A view of a pied tamarin in a protected area of Manaus, Brazil, on 26 July 2023. EFE/Raphael Alves

Urban sprawl displacing Amazonia’s most endangered primate

By Raphael Alves and Carlos Meneses

A view of a pied tamarin in a protected area of Manaus, Brazil, on 26 July 2023. EFE/Raphael Alves

Manaus, Brazil, Aug 1 (EFE).- The critically endangered pied tamarin is coming under increasing pressure as the expansion of Manaus, the largest city in Amazonia, encroaches on the habitat of this primate known in Portuguese as sauim-de-coleira.

A view of a pied tamarin in a protected area of Manaus, Brazil, on 26 July 2023. EFE/Raphael Alves

The vast South American nation is home to the world’s largest diversity of primates and Brazilian President Luiz Inacio Lula da Silva will soon host a conference of leaders of the Amazonian countries to discuss the future of the unique biome.

Scientists estimate that roughly 35,000 pied tamarins remain in their native region, an expanse of 7,500 sq km (2,896 sq mi) that represents just 0.1 percent of the area of Amazonia.

They live in groups of up to 15 members, yet each group includes only one female that breeds and reproduces.

Though Manaus thrived during the rubber boom of the late 19th century, the subsequent bust left the city impoverished and many residents left.

By the late 1960s, when Brazil’s then-military regime set out to encourage development in Amazonia, Manaus had roughly 500,000 inhabitants.

Now, the capital of Amazonas state is a city of more than 2 million people.

And while the growth was the result of deliberate policies, such as the creation of an economic free zone, those policy decisions were not accompanied by any regulations or coordination.

“The city expanded in a disorganized manner, with land invasions that today are big poor neighborhoods. It was done in a disastrous way,” Federal University of Amazonas biology professor Marcelo Gordo tells EFE.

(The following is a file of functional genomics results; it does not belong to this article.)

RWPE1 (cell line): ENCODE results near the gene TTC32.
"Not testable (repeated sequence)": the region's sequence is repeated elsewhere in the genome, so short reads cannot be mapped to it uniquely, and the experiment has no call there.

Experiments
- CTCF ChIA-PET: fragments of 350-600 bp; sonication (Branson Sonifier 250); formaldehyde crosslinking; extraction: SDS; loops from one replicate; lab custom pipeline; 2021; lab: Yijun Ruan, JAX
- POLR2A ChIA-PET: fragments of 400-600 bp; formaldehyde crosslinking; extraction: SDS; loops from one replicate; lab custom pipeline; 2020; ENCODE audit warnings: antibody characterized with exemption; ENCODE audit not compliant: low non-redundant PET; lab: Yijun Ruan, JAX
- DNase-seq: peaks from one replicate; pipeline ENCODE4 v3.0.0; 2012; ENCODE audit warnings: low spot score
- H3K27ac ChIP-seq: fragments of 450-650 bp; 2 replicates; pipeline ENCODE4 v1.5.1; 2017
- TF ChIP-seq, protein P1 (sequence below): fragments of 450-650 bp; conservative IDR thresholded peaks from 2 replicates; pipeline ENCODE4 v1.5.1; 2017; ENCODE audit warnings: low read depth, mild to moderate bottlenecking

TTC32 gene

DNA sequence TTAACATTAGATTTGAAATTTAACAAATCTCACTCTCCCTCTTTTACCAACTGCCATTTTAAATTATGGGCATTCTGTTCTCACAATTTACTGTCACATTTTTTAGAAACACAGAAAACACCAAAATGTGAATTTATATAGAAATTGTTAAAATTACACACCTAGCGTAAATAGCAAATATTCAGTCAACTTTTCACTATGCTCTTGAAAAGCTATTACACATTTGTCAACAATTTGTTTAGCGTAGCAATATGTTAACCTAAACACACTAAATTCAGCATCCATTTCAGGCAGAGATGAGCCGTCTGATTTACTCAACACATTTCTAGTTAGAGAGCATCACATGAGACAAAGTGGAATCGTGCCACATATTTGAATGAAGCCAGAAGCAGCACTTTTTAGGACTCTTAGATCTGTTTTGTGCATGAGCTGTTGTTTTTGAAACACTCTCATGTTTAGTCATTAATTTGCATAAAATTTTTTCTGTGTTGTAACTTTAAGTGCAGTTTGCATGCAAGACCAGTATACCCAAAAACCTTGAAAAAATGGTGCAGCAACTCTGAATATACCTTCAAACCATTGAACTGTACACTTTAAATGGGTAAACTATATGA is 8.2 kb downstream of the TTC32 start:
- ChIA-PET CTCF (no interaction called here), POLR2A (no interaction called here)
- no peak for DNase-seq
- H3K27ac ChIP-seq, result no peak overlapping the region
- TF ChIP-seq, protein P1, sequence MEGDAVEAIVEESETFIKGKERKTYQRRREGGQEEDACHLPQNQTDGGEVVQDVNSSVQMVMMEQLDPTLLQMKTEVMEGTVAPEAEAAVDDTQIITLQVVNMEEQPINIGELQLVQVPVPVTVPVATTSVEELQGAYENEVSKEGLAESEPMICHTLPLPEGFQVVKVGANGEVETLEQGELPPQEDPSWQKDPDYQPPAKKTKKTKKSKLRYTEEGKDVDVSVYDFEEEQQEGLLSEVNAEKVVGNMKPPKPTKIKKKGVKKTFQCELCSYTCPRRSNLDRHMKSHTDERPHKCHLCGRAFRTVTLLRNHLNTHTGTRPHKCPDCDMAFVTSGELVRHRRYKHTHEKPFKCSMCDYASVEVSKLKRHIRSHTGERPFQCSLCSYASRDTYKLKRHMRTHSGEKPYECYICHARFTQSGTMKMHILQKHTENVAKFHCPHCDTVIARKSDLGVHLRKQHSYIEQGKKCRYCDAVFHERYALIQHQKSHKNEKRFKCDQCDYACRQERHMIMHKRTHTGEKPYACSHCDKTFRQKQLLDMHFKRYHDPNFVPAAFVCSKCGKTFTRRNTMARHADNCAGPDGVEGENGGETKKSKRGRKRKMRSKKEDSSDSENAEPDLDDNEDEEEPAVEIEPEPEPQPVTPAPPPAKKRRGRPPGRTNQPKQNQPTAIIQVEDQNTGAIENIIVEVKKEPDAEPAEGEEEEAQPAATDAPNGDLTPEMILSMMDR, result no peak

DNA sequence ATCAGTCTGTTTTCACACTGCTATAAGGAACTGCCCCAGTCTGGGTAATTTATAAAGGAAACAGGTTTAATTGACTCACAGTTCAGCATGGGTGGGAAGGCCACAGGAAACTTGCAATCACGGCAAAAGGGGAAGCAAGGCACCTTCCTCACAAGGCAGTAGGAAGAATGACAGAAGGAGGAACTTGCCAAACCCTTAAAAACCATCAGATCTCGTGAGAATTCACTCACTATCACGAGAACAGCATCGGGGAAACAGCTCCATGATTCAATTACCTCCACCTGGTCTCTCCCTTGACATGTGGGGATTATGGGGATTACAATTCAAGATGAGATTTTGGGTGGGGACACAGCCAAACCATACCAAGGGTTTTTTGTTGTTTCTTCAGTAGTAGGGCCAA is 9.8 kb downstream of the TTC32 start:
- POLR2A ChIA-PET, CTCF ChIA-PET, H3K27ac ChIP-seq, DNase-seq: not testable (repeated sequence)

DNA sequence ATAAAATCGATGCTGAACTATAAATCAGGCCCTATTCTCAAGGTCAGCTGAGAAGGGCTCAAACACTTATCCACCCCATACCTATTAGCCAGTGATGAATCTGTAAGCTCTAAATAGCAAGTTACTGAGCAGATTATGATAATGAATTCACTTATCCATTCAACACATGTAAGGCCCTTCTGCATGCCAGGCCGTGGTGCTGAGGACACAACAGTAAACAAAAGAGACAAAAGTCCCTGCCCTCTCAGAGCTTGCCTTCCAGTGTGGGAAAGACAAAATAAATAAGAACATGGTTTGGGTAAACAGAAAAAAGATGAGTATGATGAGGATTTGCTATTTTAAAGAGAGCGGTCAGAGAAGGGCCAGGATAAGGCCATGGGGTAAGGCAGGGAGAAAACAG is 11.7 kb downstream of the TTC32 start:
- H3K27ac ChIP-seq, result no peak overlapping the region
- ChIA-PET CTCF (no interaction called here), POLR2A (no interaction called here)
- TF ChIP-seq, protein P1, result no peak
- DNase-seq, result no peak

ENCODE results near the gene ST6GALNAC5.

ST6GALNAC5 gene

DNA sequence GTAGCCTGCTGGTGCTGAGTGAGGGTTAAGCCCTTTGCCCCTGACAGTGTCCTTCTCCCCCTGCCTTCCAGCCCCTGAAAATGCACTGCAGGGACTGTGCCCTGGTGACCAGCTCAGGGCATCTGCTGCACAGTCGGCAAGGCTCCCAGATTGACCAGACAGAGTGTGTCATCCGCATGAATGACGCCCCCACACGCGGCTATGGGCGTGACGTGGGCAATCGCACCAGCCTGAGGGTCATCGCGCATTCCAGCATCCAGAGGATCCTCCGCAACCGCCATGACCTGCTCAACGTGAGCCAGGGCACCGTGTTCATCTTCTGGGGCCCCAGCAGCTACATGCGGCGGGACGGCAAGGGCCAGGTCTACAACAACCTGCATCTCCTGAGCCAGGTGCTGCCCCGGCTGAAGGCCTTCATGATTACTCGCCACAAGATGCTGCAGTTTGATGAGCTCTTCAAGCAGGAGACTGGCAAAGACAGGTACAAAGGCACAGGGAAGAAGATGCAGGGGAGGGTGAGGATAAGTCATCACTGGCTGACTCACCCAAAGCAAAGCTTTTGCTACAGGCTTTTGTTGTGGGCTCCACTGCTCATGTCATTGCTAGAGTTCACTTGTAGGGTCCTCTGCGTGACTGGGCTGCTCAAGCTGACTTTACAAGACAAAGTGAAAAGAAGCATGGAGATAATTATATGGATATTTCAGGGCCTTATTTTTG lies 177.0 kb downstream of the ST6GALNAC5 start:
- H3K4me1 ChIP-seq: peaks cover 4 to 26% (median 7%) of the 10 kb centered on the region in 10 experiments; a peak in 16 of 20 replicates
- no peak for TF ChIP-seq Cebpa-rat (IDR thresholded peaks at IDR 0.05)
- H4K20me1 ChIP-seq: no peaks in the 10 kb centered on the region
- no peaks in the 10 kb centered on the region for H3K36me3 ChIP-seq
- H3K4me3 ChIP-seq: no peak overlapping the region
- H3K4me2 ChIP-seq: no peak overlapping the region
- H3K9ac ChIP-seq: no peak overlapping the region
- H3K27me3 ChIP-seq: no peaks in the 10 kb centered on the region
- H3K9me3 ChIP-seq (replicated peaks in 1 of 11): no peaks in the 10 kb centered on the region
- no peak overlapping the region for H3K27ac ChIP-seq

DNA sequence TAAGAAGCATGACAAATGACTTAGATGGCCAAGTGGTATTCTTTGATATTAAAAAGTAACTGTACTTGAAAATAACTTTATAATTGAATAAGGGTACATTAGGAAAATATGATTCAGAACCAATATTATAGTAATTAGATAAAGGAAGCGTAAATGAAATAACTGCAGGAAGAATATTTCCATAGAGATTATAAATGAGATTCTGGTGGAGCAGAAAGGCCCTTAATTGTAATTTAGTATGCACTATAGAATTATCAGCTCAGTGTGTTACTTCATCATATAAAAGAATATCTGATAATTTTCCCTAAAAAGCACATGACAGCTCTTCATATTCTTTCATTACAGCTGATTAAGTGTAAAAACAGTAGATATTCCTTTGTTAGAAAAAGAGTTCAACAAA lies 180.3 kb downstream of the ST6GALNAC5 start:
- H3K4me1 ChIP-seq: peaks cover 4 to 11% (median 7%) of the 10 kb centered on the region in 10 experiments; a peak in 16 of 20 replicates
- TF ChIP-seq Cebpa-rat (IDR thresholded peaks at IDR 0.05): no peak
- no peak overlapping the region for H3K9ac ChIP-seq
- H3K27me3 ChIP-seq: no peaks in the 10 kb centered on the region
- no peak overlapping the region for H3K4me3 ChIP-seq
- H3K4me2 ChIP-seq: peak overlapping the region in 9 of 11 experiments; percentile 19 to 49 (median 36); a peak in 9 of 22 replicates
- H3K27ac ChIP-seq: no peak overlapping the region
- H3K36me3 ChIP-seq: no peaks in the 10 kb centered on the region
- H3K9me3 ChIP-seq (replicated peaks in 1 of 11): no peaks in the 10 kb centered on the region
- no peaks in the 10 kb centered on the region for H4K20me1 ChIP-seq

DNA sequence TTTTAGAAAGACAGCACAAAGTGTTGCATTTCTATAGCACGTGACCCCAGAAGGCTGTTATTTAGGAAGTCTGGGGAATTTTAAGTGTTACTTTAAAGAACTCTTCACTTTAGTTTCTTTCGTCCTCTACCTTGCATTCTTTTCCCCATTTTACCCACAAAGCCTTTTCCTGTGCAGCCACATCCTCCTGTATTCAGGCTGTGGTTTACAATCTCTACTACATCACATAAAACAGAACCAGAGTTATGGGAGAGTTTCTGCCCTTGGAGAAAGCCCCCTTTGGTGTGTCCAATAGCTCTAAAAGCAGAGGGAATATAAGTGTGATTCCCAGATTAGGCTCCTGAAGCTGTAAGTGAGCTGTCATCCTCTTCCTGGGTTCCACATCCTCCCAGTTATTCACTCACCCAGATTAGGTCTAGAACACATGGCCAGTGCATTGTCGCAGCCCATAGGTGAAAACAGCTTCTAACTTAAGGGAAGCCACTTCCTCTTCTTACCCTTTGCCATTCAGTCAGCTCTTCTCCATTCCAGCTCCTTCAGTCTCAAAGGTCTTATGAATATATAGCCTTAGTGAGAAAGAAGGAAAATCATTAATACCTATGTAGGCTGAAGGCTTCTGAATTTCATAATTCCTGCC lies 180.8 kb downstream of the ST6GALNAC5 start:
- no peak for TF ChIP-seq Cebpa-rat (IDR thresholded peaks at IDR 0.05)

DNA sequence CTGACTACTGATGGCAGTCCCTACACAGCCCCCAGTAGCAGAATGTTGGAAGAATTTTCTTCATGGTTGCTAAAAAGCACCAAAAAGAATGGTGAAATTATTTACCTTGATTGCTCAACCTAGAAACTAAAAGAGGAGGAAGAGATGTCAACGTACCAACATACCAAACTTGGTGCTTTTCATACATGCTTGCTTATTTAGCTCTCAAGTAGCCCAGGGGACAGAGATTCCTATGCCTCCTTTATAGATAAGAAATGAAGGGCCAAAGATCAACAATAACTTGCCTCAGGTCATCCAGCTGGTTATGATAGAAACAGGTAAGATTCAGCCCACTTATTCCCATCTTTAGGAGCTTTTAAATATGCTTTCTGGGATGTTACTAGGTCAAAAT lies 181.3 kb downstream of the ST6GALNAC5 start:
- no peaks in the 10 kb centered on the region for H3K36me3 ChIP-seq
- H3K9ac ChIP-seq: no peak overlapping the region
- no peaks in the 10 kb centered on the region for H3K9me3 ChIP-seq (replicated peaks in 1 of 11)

“The highway cuts through rainforest creating forest micro-fragments that end up isolating the populations” of pied tamarins, says biologist Mauricio Noronha, one of the founds of the Sauim-de-coleira Institute.

The isolation leads to a reduction of genetic diversity.

“And that is the beginning of the end of the species,” Noronha warns.

Those pied tamarins that attempt to cross urbanized areas to reach other parts of the rainforest risk getting run over.

Their small size – a typical individual weighs about 0.5 kgs (1.1 lbs) – could lead one to think that pied tamarins are not very important, but Gordo insists their role in the ecosystem is “quite relevant.”

The tamarins are omnivores, consuming not only small creatures and bird’s eggs, but also fruit, flowers, and nectar.

“They end up bringing the seeds to other places. It’s a very important species for the recuperation of the forest,” Gordo says.

The Sauim-de-coleira Institute is trying to educate people about the importance of the species and the risks to its survival.

Even though the pied tamarin is the official mascot of Manaus, it is “little known among the local population,” according to Noronha.

The institute also promotes reforestation to create ecological corridors for the tamarins and other species, but real progress depends on the establish of additional protected areas.

On that front, the institute has encountered resistance from the Amazonas state government and powerful agri-business interests, resistance that has included threats of violence against campaigners. EFE ra-cms/dr